Are you in charge of cooking the Christmas dinner this week? Here’s a reminder from our infection prevention and control team of how to prepare and cook food safely.

Christmas-turkey copy

Make sure you cook your turkey until the juices run clear.


Turkey is a rich source of the essential amino acid tryptophan which is used to create the neurotransmitter serotonin and melotonin that helps send you to sleep. However, cook thoroughly until juices run clear to avoid getting campylobacter. Find out more about cooking your turkey by visiting NHS Choices.

Brussels sprouts 

Brussels sprouts are a fantastic source of beta carotene and other important minerals like magnesium. Sprouts are susceptible to salmonella though, so don’t eat any raw and be sure to peel off the outer layers before cooking.

Red cabbage

The deep red colour in red cabbage comes from a group of compounds called flavanoids which can have a transient lowering effect upon blood pressure. However, cabbage, lettuce, chard, kale, spinach and other leaves all carry a high risk of carrying E. coli which can be traced to the droppings of livestock or wild animals in the area, so remove the outer leaves before washing.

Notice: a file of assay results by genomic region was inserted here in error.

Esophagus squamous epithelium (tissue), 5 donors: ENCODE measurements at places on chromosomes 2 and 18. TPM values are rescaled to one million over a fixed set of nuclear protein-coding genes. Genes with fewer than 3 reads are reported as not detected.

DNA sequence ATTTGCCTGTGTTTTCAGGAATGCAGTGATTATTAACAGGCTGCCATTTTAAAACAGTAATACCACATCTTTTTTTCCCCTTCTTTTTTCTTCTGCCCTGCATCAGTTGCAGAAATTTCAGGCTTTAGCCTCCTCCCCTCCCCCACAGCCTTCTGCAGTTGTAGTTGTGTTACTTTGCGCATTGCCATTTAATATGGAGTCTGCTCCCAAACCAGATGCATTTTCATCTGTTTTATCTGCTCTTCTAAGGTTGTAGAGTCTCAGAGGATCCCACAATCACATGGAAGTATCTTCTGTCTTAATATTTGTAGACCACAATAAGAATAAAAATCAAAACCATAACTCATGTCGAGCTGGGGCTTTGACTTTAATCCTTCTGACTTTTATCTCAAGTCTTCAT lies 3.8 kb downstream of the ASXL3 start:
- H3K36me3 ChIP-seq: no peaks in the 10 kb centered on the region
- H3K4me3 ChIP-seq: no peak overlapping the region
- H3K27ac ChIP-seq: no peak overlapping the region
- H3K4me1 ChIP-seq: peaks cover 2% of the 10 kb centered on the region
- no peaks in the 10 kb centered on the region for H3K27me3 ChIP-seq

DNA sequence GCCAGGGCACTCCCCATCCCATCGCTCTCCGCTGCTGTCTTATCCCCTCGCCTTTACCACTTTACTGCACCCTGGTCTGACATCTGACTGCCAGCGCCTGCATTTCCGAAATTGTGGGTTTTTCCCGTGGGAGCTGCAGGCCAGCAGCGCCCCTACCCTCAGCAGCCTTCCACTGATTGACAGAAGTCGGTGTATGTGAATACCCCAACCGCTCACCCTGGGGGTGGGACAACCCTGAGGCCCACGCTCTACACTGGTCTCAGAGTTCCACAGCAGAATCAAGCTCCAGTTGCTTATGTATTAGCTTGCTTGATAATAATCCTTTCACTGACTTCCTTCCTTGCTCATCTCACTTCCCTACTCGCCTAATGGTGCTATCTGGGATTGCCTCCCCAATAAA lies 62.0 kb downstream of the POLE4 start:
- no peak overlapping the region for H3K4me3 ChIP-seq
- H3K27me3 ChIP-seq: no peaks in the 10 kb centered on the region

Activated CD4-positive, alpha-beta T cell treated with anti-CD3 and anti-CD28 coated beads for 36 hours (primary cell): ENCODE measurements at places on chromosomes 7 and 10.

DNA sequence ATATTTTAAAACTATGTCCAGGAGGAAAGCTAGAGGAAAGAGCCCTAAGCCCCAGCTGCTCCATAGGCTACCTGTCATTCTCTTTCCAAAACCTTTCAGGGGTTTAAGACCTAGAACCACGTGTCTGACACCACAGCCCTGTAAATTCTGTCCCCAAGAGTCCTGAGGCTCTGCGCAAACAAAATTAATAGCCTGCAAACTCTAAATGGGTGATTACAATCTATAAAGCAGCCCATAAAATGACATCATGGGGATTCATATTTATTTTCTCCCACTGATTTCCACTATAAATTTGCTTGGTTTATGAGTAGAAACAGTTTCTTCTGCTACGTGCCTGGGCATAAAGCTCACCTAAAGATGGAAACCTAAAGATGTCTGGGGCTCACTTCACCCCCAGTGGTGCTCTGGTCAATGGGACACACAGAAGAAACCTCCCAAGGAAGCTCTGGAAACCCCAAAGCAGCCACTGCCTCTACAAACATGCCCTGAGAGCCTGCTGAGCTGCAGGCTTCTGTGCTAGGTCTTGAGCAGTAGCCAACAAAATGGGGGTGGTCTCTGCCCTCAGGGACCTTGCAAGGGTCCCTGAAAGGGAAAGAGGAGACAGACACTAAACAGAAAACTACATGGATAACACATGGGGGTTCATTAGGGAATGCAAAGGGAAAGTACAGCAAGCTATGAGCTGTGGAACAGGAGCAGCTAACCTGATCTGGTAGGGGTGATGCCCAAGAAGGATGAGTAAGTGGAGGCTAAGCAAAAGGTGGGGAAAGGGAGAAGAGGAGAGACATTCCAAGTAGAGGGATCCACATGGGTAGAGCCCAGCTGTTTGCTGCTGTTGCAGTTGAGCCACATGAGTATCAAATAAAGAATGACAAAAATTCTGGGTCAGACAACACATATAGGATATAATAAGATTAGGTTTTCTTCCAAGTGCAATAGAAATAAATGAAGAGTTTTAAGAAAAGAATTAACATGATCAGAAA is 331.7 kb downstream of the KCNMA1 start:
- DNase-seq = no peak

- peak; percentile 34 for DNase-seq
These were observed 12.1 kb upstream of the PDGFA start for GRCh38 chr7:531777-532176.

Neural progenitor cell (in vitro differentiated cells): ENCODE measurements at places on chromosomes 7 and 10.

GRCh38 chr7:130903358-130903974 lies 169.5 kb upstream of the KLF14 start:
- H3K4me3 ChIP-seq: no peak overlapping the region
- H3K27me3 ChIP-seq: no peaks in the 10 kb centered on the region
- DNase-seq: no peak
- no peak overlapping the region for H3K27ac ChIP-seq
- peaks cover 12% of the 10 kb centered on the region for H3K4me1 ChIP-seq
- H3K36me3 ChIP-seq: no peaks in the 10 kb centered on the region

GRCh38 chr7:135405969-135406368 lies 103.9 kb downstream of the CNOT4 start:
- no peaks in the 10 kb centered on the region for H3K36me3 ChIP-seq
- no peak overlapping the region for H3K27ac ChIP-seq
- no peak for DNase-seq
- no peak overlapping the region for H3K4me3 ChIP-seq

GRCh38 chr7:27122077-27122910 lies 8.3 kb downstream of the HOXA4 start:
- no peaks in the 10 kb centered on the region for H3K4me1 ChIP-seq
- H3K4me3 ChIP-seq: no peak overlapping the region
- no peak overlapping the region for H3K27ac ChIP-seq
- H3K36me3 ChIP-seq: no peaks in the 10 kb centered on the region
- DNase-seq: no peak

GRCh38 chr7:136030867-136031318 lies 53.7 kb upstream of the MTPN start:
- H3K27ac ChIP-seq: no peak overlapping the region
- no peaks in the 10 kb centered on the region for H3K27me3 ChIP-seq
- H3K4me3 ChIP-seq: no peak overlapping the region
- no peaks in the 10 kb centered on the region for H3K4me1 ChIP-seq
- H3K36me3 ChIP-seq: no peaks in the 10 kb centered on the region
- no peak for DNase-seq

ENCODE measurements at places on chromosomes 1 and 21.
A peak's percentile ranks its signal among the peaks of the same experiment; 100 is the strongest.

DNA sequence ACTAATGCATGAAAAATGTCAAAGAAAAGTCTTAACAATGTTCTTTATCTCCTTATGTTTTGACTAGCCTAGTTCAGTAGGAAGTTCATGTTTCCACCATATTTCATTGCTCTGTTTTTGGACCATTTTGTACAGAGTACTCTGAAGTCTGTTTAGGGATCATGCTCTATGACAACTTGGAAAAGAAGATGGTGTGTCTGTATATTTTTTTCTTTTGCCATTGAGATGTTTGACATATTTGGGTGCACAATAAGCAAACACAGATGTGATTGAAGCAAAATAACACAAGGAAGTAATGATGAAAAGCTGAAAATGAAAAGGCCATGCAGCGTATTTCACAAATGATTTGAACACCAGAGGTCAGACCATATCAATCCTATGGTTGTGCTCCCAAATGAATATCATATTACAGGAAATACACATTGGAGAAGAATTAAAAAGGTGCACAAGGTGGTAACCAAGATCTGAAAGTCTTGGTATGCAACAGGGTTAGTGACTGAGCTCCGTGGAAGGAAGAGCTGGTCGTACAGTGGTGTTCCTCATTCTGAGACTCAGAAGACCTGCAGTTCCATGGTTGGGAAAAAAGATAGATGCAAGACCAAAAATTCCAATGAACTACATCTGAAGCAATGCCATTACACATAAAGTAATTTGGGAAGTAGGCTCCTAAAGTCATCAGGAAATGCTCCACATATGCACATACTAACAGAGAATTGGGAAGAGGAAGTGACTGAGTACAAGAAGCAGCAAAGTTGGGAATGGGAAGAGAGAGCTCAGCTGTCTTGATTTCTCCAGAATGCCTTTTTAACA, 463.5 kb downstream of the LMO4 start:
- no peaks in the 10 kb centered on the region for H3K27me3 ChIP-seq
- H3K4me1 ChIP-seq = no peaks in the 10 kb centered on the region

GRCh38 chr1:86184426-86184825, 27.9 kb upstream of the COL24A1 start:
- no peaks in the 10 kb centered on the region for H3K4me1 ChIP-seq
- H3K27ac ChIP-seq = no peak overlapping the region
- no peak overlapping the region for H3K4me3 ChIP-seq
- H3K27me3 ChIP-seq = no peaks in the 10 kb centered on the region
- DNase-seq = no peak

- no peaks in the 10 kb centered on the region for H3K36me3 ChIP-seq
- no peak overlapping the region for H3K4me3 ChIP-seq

Washing vegetables

When you wash vegetables, don’t just hold them under the running tap. Rub them under water, starting with the least soiled ones first, and give each of them a final rinse. Washing loose produce is particularly important as it tends to have more soil attached to it that pre-packaged fruit and vegetables. Find out more about washing vegetables.

NHS Choices also has some great ideas for Christmas leftover recipes and healthy Christmas snacks.


Image courtesy of Mat Hagswell.